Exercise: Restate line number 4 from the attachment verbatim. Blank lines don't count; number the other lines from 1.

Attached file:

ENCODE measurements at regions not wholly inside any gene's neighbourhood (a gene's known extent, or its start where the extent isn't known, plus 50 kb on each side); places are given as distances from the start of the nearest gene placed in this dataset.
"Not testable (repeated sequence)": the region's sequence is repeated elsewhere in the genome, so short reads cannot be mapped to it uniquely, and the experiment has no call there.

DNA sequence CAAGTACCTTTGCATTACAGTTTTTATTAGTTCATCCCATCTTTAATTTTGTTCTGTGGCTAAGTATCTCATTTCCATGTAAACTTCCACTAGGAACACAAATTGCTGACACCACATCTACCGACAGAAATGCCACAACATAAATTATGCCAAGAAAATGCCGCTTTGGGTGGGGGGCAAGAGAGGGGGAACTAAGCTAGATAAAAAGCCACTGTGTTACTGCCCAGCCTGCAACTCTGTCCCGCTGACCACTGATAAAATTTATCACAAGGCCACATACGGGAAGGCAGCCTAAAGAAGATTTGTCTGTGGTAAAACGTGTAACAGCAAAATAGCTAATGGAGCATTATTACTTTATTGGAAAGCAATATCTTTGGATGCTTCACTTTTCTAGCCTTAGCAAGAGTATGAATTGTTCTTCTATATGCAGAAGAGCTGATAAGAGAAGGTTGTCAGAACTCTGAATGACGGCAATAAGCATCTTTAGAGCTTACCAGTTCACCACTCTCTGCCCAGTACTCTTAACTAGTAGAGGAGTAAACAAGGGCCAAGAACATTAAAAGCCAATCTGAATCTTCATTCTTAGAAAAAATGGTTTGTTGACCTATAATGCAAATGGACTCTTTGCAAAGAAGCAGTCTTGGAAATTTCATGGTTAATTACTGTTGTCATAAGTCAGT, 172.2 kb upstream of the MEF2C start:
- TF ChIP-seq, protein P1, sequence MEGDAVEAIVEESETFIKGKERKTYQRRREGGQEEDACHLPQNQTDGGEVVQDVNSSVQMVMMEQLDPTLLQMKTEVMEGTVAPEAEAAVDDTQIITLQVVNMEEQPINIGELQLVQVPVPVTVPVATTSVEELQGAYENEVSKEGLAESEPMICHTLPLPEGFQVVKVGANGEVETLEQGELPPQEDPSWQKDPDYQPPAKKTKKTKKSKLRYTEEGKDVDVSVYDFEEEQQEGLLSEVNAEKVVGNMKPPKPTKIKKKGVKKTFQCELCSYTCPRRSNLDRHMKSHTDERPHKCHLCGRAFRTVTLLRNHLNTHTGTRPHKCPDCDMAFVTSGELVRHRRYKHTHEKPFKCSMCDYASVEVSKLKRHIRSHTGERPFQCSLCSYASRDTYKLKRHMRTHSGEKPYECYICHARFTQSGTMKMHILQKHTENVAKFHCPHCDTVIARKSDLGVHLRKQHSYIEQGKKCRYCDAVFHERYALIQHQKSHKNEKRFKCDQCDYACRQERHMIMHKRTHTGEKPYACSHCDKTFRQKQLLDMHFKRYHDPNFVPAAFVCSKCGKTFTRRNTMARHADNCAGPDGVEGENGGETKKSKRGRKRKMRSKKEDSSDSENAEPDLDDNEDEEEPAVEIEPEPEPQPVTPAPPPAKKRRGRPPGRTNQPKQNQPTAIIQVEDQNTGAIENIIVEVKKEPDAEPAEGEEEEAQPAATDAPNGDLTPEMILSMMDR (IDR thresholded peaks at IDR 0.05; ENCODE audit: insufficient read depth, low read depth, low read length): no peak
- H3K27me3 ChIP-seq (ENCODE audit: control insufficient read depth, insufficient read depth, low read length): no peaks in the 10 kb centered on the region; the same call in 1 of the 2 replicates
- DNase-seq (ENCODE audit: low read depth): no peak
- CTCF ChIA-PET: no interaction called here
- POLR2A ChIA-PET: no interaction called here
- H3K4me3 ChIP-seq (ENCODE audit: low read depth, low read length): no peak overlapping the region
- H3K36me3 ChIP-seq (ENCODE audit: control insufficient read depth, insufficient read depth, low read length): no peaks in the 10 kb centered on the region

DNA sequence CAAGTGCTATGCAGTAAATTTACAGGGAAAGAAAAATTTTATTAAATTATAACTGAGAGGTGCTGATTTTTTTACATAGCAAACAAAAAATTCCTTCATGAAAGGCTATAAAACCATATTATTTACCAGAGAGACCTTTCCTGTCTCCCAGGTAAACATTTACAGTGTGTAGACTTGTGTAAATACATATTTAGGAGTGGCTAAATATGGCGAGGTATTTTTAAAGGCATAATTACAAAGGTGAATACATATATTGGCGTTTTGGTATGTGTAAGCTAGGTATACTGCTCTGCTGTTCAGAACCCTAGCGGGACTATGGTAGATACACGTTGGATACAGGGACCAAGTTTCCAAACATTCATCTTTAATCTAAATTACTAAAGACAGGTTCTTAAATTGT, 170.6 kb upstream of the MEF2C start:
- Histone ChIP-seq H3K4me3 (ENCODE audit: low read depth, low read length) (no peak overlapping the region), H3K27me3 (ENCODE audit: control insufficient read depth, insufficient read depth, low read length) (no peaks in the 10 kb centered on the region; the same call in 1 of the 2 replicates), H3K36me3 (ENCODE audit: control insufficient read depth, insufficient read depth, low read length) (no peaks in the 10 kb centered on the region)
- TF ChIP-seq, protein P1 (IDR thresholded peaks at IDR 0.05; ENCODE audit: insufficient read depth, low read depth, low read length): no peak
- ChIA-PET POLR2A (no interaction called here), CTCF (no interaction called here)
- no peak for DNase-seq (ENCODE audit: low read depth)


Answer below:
- TF ChIP-seq, protein P1, sequence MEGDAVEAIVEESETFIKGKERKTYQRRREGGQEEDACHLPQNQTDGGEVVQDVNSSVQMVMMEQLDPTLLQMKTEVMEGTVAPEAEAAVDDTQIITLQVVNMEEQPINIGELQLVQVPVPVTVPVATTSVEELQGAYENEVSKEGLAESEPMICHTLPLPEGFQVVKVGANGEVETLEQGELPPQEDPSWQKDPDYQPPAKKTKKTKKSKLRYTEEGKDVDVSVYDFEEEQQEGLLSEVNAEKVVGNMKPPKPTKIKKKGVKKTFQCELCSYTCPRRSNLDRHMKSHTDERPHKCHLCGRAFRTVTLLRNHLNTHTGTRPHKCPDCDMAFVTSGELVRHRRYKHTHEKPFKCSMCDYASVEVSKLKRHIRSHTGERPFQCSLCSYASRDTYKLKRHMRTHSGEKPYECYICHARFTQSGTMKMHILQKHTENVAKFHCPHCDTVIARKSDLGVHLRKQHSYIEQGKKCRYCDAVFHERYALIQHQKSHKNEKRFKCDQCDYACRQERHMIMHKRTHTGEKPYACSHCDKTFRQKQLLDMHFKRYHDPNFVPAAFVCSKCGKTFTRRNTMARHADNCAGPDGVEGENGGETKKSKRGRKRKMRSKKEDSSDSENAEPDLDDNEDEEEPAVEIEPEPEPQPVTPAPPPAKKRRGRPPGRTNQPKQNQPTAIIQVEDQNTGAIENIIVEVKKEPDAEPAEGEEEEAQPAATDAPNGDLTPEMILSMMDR (IDR thresholded peaks at IDR 0.05; ENCODE audit: insufficient read depth, low read depth, low read length): no peak